Thursday, December 29, 2005

It Can't Happen Here

I saw a link last night, in this MetaFilter post, pointing to where you can read Sinclair Lewis' novel, It Can't Happen Here, online for free. Link. I read it all in one go.

Coles Notes version of the plot is that a folksy Southern politician creates all sorts of buzz in the mid-1930s United States with contradictory promises to help the working man and suppress labour organization. A something-for-everyone campaign where having a scapegoat to hang one's disaffectedness on is the common bond of his fervent supporters. In this new leader, rising to a logical position in historically fascist-curious America, we find a uniquely American trait of being too outwardly stupid to be singly frightening. Clearly he wins the 1936 elections and goes about implementing his 15 points, threats to nationalize banks and large industry becoming swords to wave over heads of loyal contributors should they not serve the state with gusto, a provision that expands executive power of the president so it is unfettered by congress or the courts, and points restricting the rights of Jews (who, the leader insisted, were fine human beings, but who lamented the fact that the great international conspiracy was so populated by Jewish intellectuals and financiers.) and coloured people (who served the useful purpose of being the one group poor American white working men still had to look down upon.).

Interestingly, the new phenomenon of the radio demagogue (the real Father Coughlin and fictional others) were the main instruments in the election of this great reformer. Instead of working the miracle of getting the masses to vote against their own best interests, instead every American is promised $5,000. This promise of money in your hand against which people were financing more major purchases left all but the distasteful bourgeois liberal clamoring to elect the newcomer.

Almost immediately after taking power an emergency is declared and the president declares he has powers to suspend civil liberties and the power of congress 'temporarily'.

What I love most about this book is that he puts the liberal, in all his unpopularity, in the position of having to stick to principle and not corrupt his ideals for efficacy. The main character is tempted by communism's organizational ability and faces, interestingly, the exact proposition that Winston Smith is asked when he is pledging to join the resistance to Big Brother: "would you be willing to follow orders and do whatever is deemed necessary for cause of defeating the enemy?" The main character in this novel, a small-town newspaper editor, refuses, and remains uncompromised and unco-opted by the system he's trying to fight.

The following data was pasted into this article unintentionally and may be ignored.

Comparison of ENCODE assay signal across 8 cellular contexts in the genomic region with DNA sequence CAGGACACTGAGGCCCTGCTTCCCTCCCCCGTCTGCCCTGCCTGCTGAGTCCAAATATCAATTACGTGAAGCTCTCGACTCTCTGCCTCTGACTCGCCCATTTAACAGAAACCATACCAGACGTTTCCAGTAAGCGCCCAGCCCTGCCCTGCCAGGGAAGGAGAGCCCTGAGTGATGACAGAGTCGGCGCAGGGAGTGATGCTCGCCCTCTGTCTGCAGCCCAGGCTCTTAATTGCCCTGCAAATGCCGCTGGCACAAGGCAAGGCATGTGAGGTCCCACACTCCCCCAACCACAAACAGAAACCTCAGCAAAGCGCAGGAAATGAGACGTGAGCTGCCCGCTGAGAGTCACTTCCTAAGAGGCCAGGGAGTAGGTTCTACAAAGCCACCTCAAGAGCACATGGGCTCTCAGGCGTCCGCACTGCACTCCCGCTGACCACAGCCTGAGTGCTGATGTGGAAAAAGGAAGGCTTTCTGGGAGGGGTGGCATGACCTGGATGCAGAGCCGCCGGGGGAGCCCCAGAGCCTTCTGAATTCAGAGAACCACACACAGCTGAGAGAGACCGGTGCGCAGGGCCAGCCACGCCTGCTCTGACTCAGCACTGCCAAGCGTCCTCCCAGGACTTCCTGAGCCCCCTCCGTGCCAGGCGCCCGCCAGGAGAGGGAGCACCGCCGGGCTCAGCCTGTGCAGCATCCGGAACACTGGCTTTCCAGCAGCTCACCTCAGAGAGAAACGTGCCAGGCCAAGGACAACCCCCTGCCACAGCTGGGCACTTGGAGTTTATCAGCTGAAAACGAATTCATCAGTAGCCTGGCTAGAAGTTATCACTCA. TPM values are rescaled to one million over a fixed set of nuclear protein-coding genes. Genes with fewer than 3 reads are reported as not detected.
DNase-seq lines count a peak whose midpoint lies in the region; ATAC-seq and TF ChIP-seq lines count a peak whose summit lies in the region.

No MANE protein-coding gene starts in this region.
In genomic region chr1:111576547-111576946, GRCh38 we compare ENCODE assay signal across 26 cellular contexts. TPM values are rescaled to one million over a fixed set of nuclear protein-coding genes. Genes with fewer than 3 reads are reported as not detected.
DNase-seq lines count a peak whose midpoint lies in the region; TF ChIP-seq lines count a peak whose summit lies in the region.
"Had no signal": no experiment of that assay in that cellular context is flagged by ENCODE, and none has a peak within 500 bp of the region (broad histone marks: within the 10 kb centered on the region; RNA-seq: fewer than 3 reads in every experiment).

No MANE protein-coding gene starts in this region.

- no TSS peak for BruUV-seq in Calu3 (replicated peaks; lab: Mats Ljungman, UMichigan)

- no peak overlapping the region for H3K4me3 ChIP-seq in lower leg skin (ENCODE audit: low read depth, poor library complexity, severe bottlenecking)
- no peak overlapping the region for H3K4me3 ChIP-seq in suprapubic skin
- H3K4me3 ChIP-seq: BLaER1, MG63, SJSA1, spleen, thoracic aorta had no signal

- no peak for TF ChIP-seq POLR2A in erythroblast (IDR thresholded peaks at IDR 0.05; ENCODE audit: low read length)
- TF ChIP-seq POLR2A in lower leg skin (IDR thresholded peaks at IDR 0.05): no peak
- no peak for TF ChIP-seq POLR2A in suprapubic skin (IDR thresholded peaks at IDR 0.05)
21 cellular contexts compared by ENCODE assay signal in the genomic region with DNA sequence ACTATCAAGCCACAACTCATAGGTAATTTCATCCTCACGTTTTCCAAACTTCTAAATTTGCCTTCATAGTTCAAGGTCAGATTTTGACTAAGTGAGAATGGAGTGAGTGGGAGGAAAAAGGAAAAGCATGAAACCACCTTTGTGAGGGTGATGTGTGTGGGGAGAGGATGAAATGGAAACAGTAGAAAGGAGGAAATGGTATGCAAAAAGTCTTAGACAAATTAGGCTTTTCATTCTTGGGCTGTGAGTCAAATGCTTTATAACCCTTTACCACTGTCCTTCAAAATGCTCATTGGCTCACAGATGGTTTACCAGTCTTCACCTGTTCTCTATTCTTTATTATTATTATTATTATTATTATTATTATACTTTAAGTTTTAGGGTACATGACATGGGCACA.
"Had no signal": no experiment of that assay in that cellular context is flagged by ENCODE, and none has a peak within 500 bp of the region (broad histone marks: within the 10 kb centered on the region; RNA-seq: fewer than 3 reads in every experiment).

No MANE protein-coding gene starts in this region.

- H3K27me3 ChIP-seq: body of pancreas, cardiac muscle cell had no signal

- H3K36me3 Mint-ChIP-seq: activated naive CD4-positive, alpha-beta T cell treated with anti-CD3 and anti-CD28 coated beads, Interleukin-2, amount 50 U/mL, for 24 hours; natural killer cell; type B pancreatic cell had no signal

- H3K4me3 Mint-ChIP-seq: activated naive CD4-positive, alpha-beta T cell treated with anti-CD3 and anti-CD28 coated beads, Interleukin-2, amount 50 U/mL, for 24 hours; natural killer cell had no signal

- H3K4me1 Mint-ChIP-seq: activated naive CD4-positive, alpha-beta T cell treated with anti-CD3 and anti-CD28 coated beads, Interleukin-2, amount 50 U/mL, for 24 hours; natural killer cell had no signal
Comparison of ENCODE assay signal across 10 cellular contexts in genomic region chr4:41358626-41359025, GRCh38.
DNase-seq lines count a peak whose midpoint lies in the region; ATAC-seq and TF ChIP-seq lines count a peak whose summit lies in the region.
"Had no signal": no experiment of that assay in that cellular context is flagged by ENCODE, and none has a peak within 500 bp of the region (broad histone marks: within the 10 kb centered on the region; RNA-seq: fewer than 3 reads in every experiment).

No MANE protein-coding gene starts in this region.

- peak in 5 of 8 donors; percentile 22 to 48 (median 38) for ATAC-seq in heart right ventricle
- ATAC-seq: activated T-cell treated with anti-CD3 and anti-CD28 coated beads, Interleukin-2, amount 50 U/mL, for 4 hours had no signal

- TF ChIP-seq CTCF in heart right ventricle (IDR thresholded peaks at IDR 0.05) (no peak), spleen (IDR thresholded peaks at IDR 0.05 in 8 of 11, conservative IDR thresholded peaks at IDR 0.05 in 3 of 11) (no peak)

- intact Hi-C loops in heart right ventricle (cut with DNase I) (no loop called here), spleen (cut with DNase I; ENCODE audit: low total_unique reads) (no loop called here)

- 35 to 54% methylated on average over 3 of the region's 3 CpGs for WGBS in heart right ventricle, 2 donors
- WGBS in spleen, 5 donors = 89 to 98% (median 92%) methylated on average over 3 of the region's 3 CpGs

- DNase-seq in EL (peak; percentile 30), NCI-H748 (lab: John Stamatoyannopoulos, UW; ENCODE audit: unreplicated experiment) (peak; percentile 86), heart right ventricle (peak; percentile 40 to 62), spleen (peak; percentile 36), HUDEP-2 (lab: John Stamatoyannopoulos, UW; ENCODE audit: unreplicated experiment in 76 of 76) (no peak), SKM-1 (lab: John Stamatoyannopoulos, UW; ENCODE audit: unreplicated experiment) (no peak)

It had that uniquely American trait of needing to sound hopeful at the end, but only by showing that the system is vulnerable, not telling of its downfall.

Interesting also that he would so nail the sheer incompetence of every level of government the American fascist would operate on, with no post being safe from political crony appointments. Anti-intellectualism rained supreme in the way Universities were reduced to technical schools and literature was not so much feared as ridiculed at first.

Lewis hits on a 'biology of dictatorships' where the key is to make people think that they are free and that criticizing government doesn't happen because of censorship, but because the idea is so distasteful as to not even be considered.

Lewis also takes on the eagerness to which uneducated young men seem to take a taste to wielding violence and getting away with it. The Minute Men (the S.A. and S.S. combined into one) take over the civil service and even start to run their own prisons, away from the inconvenient regulation of the existing institutions.

Reading the virtues of liberalism praised instead of apologized for is reminding me to call myself a liberal (small 'l' for God's sake.) proudly and aware of the wavering and caution and lack of easy answers decried by the masses in the novel.

Overshadowed by its political nature is the fact that the book itself is very well-written. (Lewis did, after all, win the Nobel Prize for literature for an earlier work) And one thing I noticed in particular was the predominance of strong female characters who put their heads down and did the hard work when they had to and weren't so vulnerable to hopelessness. I don't know how ahead of its time such notions of strong women were in American literature, but I was pleasantly surprised to find more than the simple female placeholder characters.

This book sits very comfortably in a timeline where it would sit about 50 years ahead of 1984 and as the ancient history to Brave New World's universe, but again with the cracks of American sense of hopefulness setting it slightly apart from the other two.
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